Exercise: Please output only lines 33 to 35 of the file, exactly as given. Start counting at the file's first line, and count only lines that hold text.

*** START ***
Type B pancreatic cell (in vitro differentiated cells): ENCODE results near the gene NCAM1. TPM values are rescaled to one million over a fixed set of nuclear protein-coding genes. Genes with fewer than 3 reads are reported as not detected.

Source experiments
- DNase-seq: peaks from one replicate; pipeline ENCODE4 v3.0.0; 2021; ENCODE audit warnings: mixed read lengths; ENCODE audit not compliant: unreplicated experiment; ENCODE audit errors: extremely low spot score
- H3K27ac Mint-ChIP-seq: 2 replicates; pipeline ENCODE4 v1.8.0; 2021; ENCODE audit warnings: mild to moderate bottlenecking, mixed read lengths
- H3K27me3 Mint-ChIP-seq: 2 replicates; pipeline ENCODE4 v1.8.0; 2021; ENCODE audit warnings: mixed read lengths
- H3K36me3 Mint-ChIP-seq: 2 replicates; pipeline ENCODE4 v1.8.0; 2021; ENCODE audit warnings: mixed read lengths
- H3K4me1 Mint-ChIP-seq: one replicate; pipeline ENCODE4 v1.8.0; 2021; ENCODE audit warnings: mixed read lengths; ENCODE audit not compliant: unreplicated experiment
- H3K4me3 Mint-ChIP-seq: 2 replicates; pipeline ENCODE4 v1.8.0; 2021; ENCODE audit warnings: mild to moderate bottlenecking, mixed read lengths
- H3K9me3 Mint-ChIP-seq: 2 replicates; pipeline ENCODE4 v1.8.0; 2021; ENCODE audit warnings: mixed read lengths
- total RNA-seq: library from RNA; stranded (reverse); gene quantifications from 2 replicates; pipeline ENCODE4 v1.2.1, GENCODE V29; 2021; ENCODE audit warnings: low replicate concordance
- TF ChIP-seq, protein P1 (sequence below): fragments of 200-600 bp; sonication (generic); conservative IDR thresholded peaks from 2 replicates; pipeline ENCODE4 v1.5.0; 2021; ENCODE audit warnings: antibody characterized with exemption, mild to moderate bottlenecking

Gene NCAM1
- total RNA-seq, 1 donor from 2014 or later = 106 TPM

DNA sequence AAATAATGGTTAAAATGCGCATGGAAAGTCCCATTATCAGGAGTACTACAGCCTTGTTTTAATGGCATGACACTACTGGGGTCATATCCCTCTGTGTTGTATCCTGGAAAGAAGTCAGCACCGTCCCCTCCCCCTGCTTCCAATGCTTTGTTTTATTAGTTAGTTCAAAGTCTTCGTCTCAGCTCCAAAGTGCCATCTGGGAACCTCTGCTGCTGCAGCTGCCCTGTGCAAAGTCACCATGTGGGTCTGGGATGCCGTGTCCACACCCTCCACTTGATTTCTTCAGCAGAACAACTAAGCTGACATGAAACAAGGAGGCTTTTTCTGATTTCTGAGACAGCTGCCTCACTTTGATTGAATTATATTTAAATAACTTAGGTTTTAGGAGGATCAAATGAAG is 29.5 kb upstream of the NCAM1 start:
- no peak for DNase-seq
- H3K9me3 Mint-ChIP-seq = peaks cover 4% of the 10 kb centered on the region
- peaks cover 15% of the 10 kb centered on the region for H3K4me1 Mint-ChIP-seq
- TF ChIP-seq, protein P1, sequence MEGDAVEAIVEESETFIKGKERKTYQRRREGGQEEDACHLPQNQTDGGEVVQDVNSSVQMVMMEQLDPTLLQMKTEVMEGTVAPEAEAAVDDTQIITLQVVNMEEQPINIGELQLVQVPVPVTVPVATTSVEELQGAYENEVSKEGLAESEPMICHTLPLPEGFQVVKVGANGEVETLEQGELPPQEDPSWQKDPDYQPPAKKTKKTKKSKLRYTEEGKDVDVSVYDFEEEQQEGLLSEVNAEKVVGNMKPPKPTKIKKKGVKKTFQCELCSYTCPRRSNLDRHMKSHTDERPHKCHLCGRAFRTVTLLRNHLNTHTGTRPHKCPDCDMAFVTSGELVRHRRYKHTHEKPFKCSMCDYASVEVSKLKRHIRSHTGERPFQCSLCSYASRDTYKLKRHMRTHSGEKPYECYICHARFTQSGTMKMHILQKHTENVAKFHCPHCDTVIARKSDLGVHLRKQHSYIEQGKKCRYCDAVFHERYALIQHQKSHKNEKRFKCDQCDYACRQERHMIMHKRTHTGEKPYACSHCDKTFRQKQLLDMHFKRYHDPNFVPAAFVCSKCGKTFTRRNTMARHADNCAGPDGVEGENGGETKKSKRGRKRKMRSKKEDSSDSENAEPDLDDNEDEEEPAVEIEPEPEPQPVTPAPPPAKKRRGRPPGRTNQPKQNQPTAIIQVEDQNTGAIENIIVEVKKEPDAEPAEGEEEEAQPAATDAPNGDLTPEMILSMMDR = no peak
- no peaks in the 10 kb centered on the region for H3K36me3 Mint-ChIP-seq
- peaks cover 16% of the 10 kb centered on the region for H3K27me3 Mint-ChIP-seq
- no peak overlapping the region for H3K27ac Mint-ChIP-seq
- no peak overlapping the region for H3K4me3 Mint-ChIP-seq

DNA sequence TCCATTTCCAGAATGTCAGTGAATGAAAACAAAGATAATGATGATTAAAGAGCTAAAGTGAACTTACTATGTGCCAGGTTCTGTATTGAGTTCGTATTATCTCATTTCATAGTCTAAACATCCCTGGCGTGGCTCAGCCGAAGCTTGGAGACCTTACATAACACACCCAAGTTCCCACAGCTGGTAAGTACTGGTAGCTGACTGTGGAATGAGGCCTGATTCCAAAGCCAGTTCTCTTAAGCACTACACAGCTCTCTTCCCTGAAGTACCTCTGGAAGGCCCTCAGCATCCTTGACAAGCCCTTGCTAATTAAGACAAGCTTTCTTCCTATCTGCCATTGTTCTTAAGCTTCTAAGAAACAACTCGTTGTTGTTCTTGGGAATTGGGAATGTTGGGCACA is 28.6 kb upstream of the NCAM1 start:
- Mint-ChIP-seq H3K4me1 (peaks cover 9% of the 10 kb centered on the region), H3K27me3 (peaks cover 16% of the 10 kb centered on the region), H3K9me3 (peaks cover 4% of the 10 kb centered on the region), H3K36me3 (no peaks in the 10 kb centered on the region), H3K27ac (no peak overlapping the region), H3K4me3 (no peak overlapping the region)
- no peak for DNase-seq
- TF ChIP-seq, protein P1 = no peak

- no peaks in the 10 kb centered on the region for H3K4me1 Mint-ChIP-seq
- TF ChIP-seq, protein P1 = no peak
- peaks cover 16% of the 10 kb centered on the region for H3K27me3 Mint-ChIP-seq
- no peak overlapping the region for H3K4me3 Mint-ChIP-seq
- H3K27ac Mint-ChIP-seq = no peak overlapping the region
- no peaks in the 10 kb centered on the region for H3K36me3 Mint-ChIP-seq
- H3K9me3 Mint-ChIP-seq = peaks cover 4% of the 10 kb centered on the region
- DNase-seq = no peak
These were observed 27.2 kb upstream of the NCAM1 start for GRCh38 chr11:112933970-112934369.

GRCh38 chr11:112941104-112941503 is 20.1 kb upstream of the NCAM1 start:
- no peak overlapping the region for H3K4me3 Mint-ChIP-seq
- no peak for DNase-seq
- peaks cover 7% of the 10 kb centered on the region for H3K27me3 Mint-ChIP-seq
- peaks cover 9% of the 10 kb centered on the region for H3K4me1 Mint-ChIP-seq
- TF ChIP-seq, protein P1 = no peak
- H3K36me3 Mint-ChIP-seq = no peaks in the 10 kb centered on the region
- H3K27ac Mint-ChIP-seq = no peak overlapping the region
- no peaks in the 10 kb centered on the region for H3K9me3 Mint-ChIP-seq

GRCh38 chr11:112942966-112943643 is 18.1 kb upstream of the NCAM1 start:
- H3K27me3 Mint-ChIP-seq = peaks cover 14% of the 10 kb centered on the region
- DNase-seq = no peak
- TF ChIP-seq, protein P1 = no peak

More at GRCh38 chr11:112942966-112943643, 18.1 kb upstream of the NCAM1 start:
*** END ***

- H3K9me3 Mint-ChIP-seq = peaks cover 4% of the 10 kb centered on the region
- DNase-seq = no peak
These were observed 27.2 kb upstream of the NCAM1 start for GRCh38 chr11:112933970-112934369.